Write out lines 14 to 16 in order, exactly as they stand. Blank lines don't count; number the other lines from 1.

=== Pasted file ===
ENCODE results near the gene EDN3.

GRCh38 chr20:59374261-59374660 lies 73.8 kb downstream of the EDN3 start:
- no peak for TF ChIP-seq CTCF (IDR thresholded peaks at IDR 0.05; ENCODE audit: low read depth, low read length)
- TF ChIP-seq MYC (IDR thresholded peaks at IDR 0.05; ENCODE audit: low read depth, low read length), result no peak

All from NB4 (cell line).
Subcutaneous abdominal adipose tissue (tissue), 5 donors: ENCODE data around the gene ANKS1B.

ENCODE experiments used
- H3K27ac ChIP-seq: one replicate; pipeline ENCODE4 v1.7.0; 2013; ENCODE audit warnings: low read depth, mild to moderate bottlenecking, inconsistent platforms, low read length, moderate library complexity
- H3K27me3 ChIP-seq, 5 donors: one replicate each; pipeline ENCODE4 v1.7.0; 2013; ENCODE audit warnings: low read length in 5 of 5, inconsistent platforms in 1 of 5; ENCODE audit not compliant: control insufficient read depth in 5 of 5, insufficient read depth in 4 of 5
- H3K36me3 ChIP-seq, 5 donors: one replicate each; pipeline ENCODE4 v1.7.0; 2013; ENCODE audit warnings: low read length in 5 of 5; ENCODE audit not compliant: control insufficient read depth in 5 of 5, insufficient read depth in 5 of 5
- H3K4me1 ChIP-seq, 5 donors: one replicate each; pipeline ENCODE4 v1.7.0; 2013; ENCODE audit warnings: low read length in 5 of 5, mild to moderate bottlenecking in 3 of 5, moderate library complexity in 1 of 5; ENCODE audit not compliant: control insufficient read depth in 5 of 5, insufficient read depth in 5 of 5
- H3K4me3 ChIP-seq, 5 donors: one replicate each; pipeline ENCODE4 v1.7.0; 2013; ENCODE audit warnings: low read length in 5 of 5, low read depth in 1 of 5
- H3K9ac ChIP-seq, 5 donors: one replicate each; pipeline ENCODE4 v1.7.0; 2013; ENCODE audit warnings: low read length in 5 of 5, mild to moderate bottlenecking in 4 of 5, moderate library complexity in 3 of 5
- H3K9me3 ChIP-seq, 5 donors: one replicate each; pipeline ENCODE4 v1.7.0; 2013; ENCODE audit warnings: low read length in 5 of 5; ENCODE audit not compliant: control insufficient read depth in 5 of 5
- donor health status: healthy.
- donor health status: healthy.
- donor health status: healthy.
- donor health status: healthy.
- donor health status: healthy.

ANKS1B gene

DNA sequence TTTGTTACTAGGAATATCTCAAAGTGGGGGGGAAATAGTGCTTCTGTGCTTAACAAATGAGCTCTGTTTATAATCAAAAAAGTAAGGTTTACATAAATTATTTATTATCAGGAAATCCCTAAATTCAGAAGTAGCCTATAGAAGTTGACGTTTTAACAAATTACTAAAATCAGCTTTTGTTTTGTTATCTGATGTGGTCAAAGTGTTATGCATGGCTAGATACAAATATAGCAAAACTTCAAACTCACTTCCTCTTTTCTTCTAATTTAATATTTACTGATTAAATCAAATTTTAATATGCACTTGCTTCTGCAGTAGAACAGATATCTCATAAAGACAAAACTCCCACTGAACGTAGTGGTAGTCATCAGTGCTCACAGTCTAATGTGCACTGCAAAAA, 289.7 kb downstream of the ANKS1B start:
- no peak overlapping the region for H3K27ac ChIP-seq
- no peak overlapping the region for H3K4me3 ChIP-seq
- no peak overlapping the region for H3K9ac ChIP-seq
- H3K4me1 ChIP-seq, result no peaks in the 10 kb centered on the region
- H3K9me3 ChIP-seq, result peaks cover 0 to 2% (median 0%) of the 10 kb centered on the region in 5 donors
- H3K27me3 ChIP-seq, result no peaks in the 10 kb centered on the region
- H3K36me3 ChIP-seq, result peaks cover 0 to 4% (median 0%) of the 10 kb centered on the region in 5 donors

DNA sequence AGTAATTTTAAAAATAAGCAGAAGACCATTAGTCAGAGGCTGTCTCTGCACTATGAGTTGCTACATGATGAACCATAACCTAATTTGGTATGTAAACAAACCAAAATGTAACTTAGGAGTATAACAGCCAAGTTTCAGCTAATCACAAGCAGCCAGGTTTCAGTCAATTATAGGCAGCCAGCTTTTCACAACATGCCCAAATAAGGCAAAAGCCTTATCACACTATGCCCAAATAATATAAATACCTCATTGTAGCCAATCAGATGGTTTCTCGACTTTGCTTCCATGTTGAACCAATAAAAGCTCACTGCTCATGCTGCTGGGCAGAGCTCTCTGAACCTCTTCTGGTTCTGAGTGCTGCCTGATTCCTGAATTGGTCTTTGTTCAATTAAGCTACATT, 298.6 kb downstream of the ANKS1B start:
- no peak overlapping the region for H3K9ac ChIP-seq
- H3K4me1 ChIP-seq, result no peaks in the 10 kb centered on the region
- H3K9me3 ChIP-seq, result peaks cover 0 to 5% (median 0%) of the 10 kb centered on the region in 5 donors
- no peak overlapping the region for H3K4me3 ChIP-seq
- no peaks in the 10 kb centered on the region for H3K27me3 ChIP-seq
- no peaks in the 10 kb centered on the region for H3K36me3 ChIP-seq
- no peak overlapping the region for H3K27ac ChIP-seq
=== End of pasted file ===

- H3K9me3 ChIP-seq, 5 donors: one replicate each; pipeline ENCODE4 v1.7.0; 2013; ENCODE audit warnings: low read length in 5 of 5; ENCODE audit not compliant: control insufficient read depth in 5 of 5
- donor health status: healthy.
- donor health status: healthy.